The Barriers to Gender Equality in Japan: From a Historical Perspective


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Authors

  • Eylül KABAKÇI GÜNAY Izmir Democracy University
  • Meltem İNCE YENİLMEZ Izmir Democracy University

Keywords:

Education, Gender Bias, Japan, Inequality

Abstract

Although gender is a well-known concept, its introduction in Japanese educational research began only in the mid-1980s. What is the background? Is this change happening only in Japan or globally? This study examines these issues from a historical perspective, centered on Japan. When comparing international gender gaps, the World Economic Forum's Global Gender Gap Index stands out in four subsectors- business, education, health and politics. Ranking extremely low on the index, Japan has been notorious in recent years for gender disparities across fields. Japan ranks 120th in 2021 out of 156 countries on the list. In stark contrast to the four subsections, Japan ranks highly in health. However, the most interesting subsector is the education index, as Japan pays little attention to its 92nd position. Japan ranks higher in education than economics and politics, but still below the global average. Japan leads the world in achieving gender equality in literacy and primary school enrollment. For example, its 92nd position in education can be attributed to its secondary and tertiary enrollment rates – 129th and 110th respectively (World Economic Forum, 2021). By looking at statistical data – mainly from government publications on education after the Second World War – Japan’s situation is analyzed from a gender perspective.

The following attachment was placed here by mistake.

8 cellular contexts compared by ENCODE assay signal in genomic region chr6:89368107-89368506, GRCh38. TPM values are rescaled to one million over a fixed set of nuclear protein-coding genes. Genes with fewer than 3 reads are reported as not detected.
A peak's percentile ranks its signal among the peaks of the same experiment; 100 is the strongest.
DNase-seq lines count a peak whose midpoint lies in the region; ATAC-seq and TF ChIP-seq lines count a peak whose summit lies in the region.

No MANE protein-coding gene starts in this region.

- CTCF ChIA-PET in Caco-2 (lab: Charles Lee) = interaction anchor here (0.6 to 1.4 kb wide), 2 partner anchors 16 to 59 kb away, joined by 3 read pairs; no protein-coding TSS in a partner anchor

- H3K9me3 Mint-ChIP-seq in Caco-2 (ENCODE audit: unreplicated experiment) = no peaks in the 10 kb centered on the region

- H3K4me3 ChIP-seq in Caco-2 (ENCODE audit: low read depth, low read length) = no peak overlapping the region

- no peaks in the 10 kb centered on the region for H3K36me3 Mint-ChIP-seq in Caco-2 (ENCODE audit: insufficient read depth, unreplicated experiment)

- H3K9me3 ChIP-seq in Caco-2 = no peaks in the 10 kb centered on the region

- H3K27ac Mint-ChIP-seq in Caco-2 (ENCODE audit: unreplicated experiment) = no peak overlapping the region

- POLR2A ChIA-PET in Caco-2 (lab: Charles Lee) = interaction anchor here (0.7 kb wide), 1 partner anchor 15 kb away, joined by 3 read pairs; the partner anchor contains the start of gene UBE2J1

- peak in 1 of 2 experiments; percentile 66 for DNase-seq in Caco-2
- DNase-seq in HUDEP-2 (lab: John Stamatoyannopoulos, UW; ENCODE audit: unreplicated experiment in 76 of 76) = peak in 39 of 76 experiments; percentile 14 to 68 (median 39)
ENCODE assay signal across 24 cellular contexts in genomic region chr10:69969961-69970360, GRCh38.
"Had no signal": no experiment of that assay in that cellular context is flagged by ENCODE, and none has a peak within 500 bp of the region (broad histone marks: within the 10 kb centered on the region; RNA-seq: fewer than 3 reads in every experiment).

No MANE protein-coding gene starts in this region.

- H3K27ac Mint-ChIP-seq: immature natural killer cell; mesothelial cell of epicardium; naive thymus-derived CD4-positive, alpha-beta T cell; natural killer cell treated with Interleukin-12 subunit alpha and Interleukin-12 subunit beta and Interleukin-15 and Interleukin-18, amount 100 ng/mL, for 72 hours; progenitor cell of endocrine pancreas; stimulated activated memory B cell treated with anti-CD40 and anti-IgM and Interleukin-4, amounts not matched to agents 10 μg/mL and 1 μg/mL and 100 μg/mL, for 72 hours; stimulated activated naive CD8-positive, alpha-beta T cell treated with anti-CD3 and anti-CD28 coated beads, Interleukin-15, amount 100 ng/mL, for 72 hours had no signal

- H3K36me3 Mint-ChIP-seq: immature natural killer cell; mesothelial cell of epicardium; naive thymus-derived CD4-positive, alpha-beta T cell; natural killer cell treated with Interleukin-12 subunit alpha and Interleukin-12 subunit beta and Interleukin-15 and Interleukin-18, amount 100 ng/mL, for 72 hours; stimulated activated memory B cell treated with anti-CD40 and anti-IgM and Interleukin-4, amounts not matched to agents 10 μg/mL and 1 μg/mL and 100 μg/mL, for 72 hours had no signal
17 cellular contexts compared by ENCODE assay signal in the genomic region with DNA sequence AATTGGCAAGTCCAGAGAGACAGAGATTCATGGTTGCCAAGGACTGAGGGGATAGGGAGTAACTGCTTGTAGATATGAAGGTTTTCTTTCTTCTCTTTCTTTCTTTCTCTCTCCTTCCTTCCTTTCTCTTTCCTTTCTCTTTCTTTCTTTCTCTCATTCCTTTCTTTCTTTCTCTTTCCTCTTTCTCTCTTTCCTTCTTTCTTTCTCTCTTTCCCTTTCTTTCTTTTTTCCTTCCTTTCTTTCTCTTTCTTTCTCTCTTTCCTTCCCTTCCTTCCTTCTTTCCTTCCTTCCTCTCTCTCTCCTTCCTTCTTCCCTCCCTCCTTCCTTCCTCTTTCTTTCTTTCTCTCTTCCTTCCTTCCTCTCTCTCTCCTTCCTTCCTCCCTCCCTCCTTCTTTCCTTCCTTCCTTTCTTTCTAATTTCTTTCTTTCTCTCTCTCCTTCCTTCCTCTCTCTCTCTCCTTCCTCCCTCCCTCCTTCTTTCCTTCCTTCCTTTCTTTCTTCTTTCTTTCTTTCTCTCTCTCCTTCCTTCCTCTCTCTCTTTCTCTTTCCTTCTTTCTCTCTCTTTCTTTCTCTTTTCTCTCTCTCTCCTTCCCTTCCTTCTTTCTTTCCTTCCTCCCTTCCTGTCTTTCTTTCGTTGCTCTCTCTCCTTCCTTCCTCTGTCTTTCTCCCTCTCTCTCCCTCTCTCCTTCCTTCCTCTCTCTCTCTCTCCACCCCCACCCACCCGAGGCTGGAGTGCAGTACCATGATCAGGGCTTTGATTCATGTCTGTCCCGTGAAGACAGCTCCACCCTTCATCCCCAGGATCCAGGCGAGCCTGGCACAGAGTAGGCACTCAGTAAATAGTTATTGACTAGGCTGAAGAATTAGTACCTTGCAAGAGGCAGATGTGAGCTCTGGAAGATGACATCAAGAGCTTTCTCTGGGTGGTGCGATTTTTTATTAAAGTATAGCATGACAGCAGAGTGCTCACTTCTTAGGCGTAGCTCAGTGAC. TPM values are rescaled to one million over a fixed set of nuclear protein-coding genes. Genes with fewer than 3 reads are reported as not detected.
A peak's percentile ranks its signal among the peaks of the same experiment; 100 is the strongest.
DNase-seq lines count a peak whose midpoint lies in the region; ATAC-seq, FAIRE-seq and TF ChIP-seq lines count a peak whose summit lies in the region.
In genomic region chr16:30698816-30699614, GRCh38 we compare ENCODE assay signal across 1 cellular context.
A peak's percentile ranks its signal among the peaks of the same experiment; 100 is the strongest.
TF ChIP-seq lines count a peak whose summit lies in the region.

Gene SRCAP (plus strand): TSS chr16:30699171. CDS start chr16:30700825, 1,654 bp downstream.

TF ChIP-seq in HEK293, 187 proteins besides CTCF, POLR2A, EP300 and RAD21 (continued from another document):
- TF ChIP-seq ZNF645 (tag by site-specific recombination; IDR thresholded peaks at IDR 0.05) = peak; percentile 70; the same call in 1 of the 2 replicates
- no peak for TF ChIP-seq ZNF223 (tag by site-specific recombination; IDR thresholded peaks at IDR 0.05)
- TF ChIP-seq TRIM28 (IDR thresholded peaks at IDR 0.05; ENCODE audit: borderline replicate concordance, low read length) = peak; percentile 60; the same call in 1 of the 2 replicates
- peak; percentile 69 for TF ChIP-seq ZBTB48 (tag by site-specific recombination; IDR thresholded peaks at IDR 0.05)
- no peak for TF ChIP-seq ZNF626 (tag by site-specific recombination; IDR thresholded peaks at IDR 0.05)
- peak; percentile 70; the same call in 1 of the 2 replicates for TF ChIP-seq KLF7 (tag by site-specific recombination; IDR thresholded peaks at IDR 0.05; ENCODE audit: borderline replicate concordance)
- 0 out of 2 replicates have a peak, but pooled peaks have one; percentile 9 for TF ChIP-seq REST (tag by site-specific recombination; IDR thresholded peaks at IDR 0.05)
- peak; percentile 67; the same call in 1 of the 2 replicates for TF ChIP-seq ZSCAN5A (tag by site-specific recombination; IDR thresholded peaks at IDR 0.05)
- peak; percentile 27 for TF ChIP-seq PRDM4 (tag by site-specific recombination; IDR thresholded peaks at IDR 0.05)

Author Biographies

Eylül KABAKÇI GÜNAY , Izmir Democracy University

Department of Economics, Turkey

Meltem İNCE YENİLMEZ , Izmir Democracy University

Department of Economics, Turkey

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Published

2023-02-28

How to Cite

KABAKÇI GÜNAY , E., & İNCE YENİLMEZ , M. (2023). The Barriers to Gender Equality in Japan: From a Historical Perspective. International Conference on Frontiers in Academic Research, 1, 320–325. Retrieved from https://as-proceeding.com/index.php/icfar/article/view/125